He was waiting for me in the big bed after I got done tucking in his little sister.

Because it’s Wednesday night.

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His glasses were lying on my dresser and he was spread out on the far side of the bed – his daddy’s side – because he likes the way it feels there up near the wall. But he also knows his mom likes her side and her pillow and he gives me plenty of room to crawl in and start talking.

I’ve often dreaded this ritual of Wednesday nights. Because I’m lazy and tired and after 9pm I don’t want to be on duty anymore. I want to be buried deep in the storyline of a great TV show.

But he’s going to be 11 and he still wants to do Wednesday nights so I’ve been talking seriously to myself about it. While he wants to share I want to listen. I want to build into him the muscle memory that me and his dad are the safest place for hard questions.

So I turn on the playlist of bedtime music and settle in next to him and just stare at him until he starts to grin awkwardly and asks me, “What? What are you looking at mom?”

And I tell him, “You. I’m looking at you. I can’t even believe how huge you are.”

And he laughs and then he sighs and rolls over to look at the ceiling. “I’m not big. I’m little. Everyone teases me about how small I am.”

My heart clenches with all kinds of complicated feelings and I tell him, “Oh man, but you used to be a tiny, squishy bundle of baby next to me and now you’re 11.”

“Mom, I’m still only 10,” he reminds me. Again.

And I laugh because he’s already a giant compared to the baby version of him that is the template I won’t ever be able to let go. It’s the measuring stick I’ll always have in my mind when I look over at this first born of mine and wonder how on earth those arms and legs folded up tiny enough to fit under my skin.

“But look how tall your mom is,” I tell him. “And your uncles are giants – both nearly six feet. Your time will come, son. Your time will come. Just you wait.”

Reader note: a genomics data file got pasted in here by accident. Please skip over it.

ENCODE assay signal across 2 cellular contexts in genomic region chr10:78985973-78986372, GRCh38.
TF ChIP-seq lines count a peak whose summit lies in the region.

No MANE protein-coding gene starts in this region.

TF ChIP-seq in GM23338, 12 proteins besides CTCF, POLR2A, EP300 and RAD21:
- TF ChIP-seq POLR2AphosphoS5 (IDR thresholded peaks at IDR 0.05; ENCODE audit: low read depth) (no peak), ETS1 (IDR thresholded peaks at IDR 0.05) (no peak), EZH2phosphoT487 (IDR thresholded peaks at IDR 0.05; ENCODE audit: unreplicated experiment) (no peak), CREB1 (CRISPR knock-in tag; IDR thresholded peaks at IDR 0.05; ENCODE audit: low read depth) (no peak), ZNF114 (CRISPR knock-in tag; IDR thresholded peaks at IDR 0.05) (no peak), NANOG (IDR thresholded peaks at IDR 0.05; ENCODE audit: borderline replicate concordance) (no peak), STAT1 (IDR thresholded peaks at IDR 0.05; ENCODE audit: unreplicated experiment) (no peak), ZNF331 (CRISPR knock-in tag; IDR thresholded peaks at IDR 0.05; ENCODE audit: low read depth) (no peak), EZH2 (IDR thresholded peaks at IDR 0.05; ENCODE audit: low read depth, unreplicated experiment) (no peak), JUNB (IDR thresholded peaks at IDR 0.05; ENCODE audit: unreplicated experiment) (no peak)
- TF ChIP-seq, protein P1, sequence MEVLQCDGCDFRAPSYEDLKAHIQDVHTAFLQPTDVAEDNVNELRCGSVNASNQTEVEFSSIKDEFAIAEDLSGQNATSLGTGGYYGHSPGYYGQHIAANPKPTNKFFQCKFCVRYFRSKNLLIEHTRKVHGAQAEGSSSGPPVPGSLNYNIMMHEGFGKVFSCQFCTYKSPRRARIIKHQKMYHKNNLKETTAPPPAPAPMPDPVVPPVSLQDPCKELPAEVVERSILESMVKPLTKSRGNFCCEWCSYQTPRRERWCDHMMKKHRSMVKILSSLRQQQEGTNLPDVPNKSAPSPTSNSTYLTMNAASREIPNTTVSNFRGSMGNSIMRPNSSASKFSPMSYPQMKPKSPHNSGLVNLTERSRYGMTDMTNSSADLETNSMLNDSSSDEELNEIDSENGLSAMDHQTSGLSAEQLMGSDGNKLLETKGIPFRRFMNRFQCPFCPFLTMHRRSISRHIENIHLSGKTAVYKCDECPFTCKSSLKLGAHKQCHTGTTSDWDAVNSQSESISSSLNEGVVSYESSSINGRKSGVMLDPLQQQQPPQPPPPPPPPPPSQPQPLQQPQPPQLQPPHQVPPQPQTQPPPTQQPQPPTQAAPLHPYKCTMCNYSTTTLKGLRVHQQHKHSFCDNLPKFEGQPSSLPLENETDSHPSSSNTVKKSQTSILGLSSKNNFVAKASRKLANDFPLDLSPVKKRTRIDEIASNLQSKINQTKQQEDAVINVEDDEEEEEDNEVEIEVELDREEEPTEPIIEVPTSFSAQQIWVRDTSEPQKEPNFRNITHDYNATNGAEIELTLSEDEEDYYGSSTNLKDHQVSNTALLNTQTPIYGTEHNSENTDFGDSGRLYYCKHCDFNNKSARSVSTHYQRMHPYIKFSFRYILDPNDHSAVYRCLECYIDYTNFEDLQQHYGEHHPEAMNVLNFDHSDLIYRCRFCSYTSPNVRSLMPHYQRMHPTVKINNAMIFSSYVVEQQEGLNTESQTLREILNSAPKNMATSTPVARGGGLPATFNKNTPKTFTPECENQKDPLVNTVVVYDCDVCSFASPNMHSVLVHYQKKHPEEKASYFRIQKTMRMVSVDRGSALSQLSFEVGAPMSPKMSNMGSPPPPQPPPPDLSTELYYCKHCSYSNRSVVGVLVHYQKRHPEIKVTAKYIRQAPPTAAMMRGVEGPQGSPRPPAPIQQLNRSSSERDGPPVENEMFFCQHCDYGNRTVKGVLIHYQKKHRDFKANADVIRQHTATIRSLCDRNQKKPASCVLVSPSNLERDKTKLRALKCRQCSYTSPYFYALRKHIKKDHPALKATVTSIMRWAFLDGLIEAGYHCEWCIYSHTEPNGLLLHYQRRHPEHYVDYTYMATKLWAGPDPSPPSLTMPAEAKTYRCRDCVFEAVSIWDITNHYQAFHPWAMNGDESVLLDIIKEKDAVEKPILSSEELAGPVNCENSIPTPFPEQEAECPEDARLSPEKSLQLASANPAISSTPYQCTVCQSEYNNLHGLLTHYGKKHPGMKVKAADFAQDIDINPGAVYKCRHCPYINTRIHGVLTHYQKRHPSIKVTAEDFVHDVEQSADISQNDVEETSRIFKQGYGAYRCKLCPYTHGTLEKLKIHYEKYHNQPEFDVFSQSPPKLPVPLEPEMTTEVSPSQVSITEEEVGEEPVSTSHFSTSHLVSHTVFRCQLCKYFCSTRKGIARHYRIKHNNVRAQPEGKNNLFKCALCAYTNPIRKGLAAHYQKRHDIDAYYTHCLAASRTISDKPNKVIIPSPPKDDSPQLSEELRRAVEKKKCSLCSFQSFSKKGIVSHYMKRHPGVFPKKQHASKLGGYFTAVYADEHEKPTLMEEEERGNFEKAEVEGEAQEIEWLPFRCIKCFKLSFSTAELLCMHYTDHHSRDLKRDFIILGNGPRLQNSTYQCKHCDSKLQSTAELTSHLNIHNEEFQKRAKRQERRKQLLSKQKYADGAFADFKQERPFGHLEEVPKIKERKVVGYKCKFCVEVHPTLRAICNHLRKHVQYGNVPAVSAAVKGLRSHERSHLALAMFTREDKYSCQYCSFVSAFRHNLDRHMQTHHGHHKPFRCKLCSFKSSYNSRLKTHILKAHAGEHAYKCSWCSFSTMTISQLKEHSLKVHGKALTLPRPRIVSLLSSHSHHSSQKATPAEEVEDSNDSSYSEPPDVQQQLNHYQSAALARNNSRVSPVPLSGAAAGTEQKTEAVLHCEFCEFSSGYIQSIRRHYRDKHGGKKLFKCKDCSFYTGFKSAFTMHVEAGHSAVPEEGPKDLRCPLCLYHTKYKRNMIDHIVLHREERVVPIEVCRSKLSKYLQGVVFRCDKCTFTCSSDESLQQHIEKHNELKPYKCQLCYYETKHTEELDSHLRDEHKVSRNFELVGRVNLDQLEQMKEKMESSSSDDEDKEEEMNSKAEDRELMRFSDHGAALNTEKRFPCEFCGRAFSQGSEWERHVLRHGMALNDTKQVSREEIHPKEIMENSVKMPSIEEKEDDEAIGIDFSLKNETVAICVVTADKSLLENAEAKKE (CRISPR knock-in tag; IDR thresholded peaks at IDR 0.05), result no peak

He chuckles up at the ceiling and we both grin in the dark.

If you want to hear what your kid is thinking you have to be willing to wait. We wait quietly next to one another as the country music he doesn’t like plays – because I chose the music tonight.

And out of the comfortable darkness all kinds of questions bubble up. We talk about my first kiss and we talk about my last kiss. Because that’s the one he cares the most about – the last first kiss. Because it was with his dad.

I lie there remembering and it’s all so fresh again when I watch it play out reflected in his fascinated eyes.

“Your story just keeps getting more interesting,” he tells me.

And his nose is only inches from mine.

“That’s because you’re getting older. And I can tell you more of it.”

His smile pulls his cheeks wide and we keep talking.

All these questions about everyday questions from the girl in the school corridor who didn’t believe him when he told her that “sex” was also a way of describing someone’s gender.

I tell him that’s exactly right. It’s right there on every boring form I have ever had to fill out.

And he’s quiet as he thinks about the things kids say, the things that bother them, the things he doesn’t understand yet.

So I tell him that those kinds of questions aren’t going to stop. The next few years might get bumpy around him, I say. Boys and girls are going to be discovering their own bodies and each other and the journey can be intense.

“There’s nothing you can ask me that will embarrass me or shock me,” I tell him.

He turns his cheek toward me, the pillow soft underneath us both.

“I know, mom,” he says.

“You know, when I was a teenager kids used to tease me about how skinny I was,” I tell him. And he rolls over to face me with his whole body and moves even closer.

“Yea, I was this crazy, skinny little girl and there was nothing I could do about it. They used to call me a flea on toothpicks.”

He sits bolt upright.

“That’s harsh! That’s so harsh mom.”

And I laugh because it feels a million memories ago.

But it’s the first time my first born is hearing it and the next thing I know he’s wrapped his own skinny arms and legs around me and is lying curled up on my back with his whole sweet self wrapped around me.

Twenty five years later and that hurt I’d forgotten is 100% healed over.

By my skinny son.

His heart is fiercely strong and I roll over and hug him back and he tucks himself into me and says, “You can snuggle me now mom.”

And we lie quietly in the dark, a human pretzel, as the radio sings over us.

I know we’ll both be tired in the morning. On Wednesdays we always stay up too late. But that’s on purpose. That’s parenting in the quiet dark when time stands still because we’re standing on the holy ground of a kid who’s invited you into their world.

It takes actually showing up.

I have to remind myself every week. It’s worth it. This being willing to be present when you’re tired. This being willing to be available way past the day’s expiration date. 

I lie listening to him breathe, feeling the inhale and exhale of those bones and blood and lungs under my arms. I squeeze tighter and let go quickly because I don’t want to disrupt him, or this moment.

I just lie in the darkness cocooned with my son and if I didn’t know better I’d think the moment was ordinary.

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